Federal and Postal Disability Retirement: The Effective Approach

The sales pitch comes from every direction, all vocations, countless product lines and endless announcements of fanfare and ceremony:  the 3-step plan, the 5-point road to success, the 10-ways of X or Y:  it is meant to be a formulaic methodology of achieving a stated goal.

Formulaic approaches are perfectly reasonable; they provide an avenue which, through prior experience of trials and errors, the “seller” has formulated a method or product as the best means possible for achieving success in any given venture.  But the gimmickery of any formulaic approach can wear thin after a manner; and in preparing, formulating and filing for Federal Disability Retirement benefits from the U.S. Office of Personnel Management, whether under FERS or CSRS, ultimately the fanfare must be supported by three basic elements (see, even the undersigned writer engages in a 3-point plan):  The supporting medical documentation; The supporting statement of disability; The supporting disability law.  Of the three elements, it is the first (the supporting medical documentation) which is paramount and, to borrow (albeit in a non-technical, misused sense) Aristotle’s verbiage, the “first cause” or “First Mover” of a Federal Disability Retirement application.

Ultimately, substance over form must prevail, and will be most effective in a Federal Disability Retirement application; and the “substance” in this case is the medical condition itself — one which needs no fanfare, and certainly no 10-point plan for effective advocacy.

Sincerely,

Robert R. McGill, Esquire

Federal Disability Retirement: Approaching the Entrance to OPM’s Thought Process

The attempt to predict an opponent’s approach in an endeavor — whether in competitive sports; in debate; in an adversarial forum — is a practice which can have favorable results, or one which ends with disastrous consequences.  For the prediction itself must be based upon known factors, such as the applicable standards which the opponent will rely upon, relevant elements which will be utilized, and human, unpredictable quirks which seem to always come into play.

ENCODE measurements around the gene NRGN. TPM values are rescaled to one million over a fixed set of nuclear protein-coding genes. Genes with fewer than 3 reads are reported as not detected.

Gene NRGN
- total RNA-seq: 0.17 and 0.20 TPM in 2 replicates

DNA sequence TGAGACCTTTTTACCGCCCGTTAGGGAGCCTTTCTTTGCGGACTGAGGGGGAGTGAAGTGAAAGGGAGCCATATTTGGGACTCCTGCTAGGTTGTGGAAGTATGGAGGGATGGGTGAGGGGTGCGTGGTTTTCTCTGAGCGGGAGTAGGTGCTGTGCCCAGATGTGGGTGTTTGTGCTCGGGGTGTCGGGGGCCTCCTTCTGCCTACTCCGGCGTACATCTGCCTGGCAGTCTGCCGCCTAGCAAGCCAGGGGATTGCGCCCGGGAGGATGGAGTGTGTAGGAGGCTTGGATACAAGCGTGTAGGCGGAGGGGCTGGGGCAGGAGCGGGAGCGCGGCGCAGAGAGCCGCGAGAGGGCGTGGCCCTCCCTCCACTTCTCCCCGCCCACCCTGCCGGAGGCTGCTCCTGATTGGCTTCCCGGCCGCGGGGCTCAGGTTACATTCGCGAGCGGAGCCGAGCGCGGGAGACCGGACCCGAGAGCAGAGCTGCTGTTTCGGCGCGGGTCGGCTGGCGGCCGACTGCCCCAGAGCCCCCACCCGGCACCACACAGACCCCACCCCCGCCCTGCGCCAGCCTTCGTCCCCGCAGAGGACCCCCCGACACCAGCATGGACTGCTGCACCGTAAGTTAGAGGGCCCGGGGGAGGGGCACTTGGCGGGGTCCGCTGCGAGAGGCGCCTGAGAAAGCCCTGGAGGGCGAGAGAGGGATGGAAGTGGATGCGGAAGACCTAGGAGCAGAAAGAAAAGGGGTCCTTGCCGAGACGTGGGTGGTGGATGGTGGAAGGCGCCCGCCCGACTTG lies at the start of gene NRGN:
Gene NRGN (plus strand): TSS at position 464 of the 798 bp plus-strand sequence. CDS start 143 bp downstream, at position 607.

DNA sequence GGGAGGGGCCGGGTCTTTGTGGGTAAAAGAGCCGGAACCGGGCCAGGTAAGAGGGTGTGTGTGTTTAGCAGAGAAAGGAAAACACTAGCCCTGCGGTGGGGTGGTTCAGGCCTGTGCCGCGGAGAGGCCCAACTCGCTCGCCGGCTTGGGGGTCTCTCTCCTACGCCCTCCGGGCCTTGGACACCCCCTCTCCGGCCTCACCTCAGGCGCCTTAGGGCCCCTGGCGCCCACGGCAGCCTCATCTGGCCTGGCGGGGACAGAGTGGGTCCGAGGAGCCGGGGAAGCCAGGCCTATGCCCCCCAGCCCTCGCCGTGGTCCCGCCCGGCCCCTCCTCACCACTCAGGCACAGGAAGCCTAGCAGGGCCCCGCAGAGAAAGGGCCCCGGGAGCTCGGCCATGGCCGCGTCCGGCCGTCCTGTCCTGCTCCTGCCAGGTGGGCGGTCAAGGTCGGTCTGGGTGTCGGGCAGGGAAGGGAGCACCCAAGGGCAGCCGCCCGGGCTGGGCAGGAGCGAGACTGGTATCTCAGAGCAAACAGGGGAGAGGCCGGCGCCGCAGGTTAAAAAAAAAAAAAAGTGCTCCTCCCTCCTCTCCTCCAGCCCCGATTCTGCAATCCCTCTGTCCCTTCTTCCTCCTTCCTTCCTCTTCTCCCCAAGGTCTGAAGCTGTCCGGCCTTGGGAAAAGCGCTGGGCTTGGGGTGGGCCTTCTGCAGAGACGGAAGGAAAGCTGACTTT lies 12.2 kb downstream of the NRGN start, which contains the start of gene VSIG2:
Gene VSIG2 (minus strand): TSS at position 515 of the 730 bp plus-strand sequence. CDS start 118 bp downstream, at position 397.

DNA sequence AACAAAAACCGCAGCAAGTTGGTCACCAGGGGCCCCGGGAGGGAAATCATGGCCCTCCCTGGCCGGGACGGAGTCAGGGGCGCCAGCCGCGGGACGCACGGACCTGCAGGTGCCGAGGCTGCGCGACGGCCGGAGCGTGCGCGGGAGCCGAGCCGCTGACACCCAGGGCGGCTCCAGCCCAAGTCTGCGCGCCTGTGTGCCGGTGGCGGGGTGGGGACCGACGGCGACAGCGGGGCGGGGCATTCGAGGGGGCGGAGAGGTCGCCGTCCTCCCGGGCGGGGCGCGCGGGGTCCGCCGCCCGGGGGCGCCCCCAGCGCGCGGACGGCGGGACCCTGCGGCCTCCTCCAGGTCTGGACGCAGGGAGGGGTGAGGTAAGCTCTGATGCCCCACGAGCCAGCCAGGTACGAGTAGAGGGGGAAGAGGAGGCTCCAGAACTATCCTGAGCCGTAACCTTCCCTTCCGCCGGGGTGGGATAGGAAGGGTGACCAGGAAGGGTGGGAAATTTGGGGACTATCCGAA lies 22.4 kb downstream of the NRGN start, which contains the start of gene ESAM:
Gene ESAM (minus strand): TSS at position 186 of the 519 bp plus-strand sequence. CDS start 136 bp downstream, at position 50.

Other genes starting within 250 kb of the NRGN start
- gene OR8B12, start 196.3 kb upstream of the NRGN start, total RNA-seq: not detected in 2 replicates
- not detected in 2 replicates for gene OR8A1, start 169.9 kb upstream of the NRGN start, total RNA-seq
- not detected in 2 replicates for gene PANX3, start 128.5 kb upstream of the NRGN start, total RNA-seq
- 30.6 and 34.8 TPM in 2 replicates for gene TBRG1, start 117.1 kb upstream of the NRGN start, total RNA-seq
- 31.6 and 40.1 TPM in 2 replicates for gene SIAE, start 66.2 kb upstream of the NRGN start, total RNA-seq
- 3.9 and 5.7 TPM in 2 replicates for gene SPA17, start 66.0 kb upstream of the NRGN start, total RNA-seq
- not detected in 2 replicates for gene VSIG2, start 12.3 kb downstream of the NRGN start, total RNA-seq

In approaching an opponent, it is always a good idea to study the opposition; but too much reliance upon attempting to out-maneuver the opposition can have the negative impact of taking away from valuable preparation-time one may need in order to prevail.

In preparing, formulating and filing for Federal Disability Retirement benefits from the U.S. Office of Personnel Management, whether under FERS or CSRS, many Federal and Postal applicants attempt to analyze the questions posed on the Standard Forms (SF 3107 series for FERS employees; SF 2801 series for CSRS employees; SF 3112 series for both FERS & CSRS employees) perhaps too deeply, in attempting to “understand” the opponent — the U.S. Office of Personnel Management.

Yes, the questions must be analyzed; yes, there is an implicit trickiness to many of the questions (especially on SF 3112A); and, yes, a cautious approach must be taken in answering the questions.  But such caution should never detract from spending the necessary time in preparing the crux and foundation of one’s Federal Disability Retirement application — that of formulating the logical nexus between one’s medical condition and the positional duties which one can no longer perform.